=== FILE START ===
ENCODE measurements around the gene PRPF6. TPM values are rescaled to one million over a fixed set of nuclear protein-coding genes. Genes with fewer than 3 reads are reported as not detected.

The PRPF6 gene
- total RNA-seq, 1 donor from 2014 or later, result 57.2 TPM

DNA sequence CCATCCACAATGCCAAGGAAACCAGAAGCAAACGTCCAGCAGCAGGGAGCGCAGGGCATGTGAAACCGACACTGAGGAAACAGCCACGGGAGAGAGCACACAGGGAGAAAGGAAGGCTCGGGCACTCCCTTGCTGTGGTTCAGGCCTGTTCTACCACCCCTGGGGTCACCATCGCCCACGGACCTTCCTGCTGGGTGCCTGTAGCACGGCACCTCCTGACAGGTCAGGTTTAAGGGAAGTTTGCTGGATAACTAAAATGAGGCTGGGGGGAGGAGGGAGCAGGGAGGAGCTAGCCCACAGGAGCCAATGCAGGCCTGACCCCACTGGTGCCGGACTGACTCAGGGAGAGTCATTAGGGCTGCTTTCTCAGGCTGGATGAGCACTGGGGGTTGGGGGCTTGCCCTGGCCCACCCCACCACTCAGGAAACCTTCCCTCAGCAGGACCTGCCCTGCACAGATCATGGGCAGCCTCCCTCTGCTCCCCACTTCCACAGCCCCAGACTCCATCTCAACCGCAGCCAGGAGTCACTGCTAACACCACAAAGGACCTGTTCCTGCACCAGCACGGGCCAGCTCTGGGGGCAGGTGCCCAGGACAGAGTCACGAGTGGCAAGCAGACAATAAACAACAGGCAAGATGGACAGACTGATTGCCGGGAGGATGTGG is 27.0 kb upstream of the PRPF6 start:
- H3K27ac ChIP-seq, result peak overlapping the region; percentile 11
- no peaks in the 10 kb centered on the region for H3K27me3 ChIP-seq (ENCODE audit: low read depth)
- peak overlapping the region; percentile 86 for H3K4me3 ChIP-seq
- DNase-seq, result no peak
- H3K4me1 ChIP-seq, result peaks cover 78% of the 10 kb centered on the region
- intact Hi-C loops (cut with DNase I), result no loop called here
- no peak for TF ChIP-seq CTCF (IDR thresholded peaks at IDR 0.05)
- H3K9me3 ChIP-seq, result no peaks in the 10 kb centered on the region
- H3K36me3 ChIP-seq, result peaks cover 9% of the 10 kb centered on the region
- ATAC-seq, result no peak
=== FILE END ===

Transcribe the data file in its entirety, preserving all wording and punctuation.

ENCODE measurements around the gene PRPF6. TPM values are rescaled to one million over a fixed set of nuclear protein-coding genes. Genes with fewer than 3 reads are reported as not detected.

The PRPF6 gene
- total RNA-seq, 1 donor from 2014 or later, result 57.2 TPM

DNA sequence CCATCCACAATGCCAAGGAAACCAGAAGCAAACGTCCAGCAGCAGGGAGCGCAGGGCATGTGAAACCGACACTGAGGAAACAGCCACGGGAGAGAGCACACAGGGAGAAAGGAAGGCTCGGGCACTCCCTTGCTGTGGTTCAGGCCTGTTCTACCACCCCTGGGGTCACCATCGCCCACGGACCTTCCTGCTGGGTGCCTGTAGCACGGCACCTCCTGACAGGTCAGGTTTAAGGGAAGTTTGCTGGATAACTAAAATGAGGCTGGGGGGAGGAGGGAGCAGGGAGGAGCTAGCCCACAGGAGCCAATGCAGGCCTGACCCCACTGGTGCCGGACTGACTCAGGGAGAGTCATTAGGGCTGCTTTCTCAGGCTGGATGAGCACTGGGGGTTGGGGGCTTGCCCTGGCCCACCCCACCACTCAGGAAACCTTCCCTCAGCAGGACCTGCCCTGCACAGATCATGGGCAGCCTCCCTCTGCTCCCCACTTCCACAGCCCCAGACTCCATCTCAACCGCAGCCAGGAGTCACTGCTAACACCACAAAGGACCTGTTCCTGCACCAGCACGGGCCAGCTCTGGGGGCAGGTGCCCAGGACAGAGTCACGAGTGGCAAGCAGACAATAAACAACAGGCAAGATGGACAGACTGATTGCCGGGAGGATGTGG is 27.0 kb upstream of the PRPF6 start:
- H3K27ac ChIP-seq, result peak overlapping the region; percentile 11
- no peaks in the 10 kb centered on the region for H3K27me3 ChIP-seq (ENCODE audit: low read depth)
- peak overlapping the region; percentile 86 for H3K4me3 ChIP-seq
- DNase-seq, result no peak
- H3K4me1 ChIP-seq, result peaks cover 78% of the 10 kb centered on the region
- intact Hi-C loops (cut with DNase I), result no loop called here
- no peak for TF ChIP-seq CTCF (IDR thresholded peaks at IDR 0.05)
- H3K9me3 ChIP-seq, result no peaks in the 10 kb centered on the region
- H3K36me3 ChIP-seq, result peaks cover 9% of the 10 kb centered on the region
- ATAC-seq, result no peak